On June 23, 1997, the case was referred to a magistrate judge, who two days later ordered the state to respond. On July 15, 1997, the state filed a "Motion to Dismiss for Lack of Jurisdiction," asserting that the petition was filed after the one-year deadline prescribed in 28 U.S.C. § 2244(d). In its accompanying arguments the state made no mention of Bridgeforth's April filing, arguing instead that "[a]s petitioner did not file his federal habeas petition until May 22, 1997, his claims are now time-barred." Br. in Supp. of Mot. to Dismiss, R., Doc. 8 at 3. The state made no reference to, and engaged in no analysis of, the applicability of Houston v. Lack. Bridgeforth alleges that he never received a copy of this motion; in any case he did not respond to it immediately.

Twenty-three days later, on August 7, 1997, the magistrate judge submitted a report and recommendation to the district court advising that the petition be dismissed for untimeliness. The magistrate judge reasoned that Bridgeforth had failed to respond to the state's motion to dismiss as required by the court's Local Rule 7.1(e), which states in relevant part, "[a]ny motion . . . which is not opposed within eighteen (18) days may, in the discretion of the Court, be deemed confessed. The Court may shorten or lengthen the time in which to respond." W.D. Okla. R. 7.1(e). In a footnote, the magistrate judge also noted that Bridgeforth had not supplied any information which would require the court to consider the applicability of Houston v. Lack, stating that Bridgeforth had "not presented the Court with any arguments or supporting facts to show whether the petition should be deemed timely filed." Rept. and Recom., R., Doc. 10 at 4 n.5.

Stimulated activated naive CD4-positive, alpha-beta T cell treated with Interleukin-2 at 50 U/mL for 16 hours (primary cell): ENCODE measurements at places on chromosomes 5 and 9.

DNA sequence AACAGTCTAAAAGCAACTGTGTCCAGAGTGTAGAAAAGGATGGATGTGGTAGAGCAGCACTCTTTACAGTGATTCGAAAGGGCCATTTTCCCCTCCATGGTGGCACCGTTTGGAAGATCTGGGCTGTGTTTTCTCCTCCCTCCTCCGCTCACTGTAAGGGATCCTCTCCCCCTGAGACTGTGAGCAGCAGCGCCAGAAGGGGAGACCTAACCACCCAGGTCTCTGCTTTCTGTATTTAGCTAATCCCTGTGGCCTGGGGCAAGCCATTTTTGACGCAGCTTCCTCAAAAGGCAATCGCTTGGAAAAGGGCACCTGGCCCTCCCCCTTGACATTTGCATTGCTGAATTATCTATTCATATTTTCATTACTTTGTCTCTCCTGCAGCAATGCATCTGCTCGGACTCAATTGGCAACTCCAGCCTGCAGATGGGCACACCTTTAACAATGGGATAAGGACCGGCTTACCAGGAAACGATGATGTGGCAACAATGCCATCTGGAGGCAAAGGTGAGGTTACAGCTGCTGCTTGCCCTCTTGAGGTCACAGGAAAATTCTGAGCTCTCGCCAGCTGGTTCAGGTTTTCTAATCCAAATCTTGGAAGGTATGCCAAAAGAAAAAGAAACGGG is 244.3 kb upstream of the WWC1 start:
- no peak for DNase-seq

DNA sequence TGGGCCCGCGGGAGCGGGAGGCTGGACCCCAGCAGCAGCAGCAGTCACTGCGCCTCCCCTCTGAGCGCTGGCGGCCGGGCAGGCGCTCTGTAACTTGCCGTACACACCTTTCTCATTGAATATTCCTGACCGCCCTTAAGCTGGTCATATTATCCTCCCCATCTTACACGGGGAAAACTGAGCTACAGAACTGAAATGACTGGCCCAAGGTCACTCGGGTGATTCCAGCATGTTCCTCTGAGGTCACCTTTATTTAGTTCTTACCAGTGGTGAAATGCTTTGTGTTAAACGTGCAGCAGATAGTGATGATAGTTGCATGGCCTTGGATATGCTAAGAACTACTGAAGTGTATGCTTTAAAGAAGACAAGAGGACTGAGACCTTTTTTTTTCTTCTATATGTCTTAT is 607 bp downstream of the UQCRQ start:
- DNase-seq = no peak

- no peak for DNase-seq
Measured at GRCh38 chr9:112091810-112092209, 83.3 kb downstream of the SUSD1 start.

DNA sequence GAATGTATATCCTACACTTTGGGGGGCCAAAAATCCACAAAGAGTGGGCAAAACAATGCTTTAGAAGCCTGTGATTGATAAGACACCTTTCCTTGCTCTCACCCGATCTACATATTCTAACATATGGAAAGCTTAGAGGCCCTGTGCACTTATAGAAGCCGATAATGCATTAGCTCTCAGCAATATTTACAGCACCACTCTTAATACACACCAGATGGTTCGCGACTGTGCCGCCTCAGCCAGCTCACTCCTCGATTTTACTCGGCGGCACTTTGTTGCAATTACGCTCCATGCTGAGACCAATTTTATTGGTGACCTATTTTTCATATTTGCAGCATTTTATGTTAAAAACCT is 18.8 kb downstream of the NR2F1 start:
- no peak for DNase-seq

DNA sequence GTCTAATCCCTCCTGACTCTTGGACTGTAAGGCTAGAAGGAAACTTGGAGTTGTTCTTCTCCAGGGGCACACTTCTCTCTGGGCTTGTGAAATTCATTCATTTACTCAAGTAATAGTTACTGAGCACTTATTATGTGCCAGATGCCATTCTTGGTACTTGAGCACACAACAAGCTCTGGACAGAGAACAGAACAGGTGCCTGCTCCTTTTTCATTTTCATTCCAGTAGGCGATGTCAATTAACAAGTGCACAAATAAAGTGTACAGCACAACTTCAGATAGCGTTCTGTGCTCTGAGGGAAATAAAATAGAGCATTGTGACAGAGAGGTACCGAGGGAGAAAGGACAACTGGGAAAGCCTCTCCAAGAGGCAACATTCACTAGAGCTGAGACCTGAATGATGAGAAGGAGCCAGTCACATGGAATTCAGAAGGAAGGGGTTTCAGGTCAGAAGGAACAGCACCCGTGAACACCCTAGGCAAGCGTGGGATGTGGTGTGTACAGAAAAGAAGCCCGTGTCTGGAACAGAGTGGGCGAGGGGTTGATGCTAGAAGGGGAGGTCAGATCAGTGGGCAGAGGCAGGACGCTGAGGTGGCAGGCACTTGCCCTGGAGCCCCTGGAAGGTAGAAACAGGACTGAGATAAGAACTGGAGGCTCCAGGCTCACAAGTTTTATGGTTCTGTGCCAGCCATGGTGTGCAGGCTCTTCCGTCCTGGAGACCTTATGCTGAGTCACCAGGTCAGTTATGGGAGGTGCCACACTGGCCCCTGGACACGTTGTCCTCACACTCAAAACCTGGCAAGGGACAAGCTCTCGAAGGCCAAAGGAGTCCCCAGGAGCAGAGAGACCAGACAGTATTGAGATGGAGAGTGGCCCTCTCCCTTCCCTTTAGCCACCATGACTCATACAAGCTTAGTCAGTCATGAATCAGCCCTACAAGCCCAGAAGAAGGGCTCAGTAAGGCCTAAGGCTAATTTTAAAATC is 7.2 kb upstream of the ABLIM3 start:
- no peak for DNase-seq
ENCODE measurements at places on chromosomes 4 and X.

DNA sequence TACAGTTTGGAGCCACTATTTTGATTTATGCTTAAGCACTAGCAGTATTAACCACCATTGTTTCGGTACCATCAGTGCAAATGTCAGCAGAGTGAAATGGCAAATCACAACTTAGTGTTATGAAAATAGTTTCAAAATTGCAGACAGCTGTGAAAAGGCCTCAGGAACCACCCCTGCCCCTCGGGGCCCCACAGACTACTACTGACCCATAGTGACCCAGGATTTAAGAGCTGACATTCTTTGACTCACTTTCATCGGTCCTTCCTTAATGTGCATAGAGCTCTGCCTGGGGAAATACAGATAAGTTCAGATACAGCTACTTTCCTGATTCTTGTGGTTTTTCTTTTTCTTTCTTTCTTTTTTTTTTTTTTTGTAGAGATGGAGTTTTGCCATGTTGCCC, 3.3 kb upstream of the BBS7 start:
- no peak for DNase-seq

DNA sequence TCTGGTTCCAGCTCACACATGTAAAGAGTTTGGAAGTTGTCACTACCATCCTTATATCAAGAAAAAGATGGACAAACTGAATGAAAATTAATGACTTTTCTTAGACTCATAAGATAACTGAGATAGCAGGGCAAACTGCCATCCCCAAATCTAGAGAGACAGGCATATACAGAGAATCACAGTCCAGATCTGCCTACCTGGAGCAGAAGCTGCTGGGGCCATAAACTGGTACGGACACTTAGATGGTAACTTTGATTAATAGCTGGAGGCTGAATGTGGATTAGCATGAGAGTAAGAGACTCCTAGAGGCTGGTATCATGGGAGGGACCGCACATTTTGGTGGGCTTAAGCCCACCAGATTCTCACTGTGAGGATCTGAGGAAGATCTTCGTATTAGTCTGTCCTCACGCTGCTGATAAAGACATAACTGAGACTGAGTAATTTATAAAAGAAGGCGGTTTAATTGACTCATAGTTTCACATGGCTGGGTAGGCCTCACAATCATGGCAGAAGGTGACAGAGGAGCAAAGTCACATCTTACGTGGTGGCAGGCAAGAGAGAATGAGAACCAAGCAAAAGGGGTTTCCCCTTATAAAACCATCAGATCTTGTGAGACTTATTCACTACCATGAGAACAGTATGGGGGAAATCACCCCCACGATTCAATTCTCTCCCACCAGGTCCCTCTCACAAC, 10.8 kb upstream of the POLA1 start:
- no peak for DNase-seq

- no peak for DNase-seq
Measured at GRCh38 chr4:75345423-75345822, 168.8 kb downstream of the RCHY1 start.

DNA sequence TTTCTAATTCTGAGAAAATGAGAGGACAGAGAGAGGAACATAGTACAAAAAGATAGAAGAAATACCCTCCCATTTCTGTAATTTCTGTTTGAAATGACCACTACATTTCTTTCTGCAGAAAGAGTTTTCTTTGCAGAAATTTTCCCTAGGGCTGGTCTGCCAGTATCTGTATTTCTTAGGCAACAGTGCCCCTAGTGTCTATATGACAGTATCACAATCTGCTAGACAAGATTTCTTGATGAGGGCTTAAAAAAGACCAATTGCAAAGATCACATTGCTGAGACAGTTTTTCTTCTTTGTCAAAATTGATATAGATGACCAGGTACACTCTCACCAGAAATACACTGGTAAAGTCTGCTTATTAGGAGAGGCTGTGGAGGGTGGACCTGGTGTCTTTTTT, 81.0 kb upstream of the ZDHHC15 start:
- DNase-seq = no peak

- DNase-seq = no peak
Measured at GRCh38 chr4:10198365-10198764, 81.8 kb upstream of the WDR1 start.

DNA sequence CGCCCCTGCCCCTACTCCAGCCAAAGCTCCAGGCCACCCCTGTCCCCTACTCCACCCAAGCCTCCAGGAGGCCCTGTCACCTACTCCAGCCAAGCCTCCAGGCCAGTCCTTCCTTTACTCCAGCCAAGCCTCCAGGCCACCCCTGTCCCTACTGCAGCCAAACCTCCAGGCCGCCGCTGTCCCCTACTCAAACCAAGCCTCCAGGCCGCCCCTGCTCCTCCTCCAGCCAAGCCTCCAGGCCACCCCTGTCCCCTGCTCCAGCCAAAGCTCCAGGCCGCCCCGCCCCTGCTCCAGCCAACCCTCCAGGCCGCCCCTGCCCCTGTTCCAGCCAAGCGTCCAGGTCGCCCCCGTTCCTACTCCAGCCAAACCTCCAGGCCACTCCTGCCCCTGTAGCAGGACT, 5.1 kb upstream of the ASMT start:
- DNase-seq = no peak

The magistrate judge's report and recommendation advised Bridgeforth of his right to file objections before August 22, 1997. Bridgeforth then submitted a "Motion to Reconsider" accompanied by his own "Certificate of Mailing" dated August 14, 1997. The clerk ultimately received and filed this document on August 25, 1997. In it, Bridgeforth argued that his original April filing was timely under Houston v. Lack because he gave the petition to a prison official for mailing on April 22, 1997.

On October 31, 1997, the district court entered a one-page order summarily adopting the magistrate judge's report and recommendation "[u]pon de novo review" and dismissing Bridgeforth's petition. Order, R., Doc. 13. In its order the court construes Bridgeforth's "Motion to Reconsider" as his objections to the report and recommendation, and states that it "has carefully reviewed petitioner's objections."(1) Id. But the court's order does not specifically address the objections, in particular the invocation of Houston v. Lack as to the filing date of the petition, and the application of Local Rule 7.1(e)--or a waiver thereof--in view of Bridgeforth's response. Thorough review of timely objections to a magistrate's report is a requirement. See Summers v. Utah, 927 F.2d 1165, 1167-68 (10th Cir. 1991).